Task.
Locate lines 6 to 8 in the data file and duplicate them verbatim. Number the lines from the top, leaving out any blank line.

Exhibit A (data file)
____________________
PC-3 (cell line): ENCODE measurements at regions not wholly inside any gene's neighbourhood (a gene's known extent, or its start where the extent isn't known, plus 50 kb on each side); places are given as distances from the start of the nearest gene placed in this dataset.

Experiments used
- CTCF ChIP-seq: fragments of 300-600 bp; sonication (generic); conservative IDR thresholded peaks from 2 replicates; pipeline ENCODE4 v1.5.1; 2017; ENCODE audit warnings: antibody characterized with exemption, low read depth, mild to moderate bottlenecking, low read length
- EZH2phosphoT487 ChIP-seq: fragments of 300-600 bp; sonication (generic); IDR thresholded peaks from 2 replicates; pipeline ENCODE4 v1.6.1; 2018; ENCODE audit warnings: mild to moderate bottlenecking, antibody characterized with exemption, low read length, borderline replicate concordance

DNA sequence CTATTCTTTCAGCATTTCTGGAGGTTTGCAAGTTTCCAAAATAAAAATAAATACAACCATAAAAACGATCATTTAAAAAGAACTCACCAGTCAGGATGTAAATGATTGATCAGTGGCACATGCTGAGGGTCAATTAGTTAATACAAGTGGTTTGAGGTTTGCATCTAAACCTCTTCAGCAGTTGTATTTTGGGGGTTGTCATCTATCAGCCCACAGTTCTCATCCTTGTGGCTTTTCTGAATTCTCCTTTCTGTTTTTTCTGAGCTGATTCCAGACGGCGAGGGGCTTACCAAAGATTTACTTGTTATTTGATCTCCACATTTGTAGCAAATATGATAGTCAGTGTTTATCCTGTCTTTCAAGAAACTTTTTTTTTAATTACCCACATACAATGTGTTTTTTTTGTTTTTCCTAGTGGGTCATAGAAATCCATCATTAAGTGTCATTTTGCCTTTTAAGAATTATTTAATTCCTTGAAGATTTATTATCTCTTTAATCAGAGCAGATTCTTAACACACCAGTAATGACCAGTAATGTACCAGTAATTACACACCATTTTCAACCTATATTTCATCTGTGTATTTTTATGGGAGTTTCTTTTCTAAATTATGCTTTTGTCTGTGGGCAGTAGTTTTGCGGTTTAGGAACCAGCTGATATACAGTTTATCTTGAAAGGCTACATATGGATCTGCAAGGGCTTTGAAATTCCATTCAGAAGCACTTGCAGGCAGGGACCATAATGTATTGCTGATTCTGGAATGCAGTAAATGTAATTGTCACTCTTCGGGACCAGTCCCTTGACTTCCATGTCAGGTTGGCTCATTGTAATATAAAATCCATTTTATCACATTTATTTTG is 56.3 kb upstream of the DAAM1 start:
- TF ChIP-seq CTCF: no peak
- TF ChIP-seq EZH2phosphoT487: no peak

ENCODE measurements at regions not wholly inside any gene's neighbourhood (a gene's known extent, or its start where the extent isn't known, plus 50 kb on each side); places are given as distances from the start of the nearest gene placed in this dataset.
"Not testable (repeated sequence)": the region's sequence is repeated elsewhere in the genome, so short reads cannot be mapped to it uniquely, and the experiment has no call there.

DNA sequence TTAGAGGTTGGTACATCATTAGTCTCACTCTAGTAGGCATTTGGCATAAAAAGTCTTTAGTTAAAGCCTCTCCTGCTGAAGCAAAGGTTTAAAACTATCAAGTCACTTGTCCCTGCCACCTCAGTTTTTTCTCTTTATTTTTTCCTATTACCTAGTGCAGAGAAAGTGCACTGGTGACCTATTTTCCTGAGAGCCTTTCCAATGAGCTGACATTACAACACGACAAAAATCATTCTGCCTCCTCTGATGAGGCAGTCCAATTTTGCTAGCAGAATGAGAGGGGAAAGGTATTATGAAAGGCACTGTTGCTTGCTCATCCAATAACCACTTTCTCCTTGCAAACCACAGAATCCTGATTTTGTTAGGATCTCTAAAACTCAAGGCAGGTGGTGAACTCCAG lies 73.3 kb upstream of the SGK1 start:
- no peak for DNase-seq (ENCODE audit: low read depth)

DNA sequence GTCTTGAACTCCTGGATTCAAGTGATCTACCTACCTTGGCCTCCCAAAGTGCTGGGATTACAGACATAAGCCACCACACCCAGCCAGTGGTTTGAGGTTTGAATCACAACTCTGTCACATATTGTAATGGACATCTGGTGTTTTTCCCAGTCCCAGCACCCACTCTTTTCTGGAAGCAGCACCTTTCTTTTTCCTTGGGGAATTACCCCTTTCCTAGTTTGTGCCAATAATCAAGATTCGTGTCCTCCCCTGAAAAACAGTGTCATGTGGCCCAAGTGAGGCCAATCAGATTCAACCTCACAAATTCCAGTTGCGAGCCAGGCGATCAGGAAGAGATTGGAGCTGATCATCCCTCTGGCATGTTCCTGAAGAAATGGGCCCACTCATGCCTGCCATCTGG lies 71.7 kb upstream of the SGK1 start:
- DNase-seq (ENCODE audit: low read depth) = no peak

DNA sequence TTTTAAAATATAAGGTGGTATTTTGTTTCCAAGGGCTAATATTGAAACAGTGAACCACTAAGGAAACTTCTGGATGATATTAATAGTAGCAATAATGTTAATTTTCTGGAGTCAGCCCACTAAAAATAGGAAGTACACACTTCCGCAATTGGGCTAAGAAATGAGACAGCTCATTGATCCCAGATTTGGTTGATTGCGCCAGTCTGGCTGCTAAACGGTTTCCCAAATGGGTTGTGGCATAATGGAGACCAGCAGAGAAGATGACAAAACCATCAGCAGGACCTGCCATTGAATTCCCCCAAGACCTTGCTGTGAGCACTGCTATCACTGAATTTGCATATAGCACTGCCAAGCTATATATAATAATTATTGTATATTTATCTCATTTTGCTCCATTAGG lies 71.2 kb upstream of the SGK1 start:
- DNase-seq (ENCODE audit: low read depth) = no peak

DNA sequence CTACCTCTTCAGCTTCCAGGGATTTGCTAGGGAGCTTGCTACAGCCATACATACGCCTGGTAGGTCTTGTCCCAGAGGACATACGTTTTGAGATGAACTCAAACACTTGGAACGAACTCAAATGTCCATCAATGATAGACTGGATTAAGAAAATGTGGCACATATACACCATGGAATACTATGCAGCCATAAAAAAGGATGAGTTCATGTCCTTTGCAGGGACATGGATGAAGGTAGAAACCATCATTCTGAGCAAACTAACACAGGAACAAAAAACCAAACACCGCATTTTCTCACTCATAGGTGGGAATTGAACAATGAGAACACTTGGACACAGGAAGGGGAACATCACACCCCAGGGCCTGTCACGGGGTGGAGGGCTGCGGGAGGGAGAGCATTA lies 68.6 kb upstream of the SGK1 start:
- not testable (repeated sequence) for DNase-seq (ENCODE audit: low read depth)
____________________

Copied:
- TF ChIP-seq CTCF: no peak
- TF ChIP-seq EZH2phosphoT487: no peak

ENCODE measurements at regions not wholly inside any gene's neighbourhood (a gene's known extent, or its start where the extent isn't known, plus 50 kb on each side); places are given as distances from the start of the nearest gene placed in this dataset.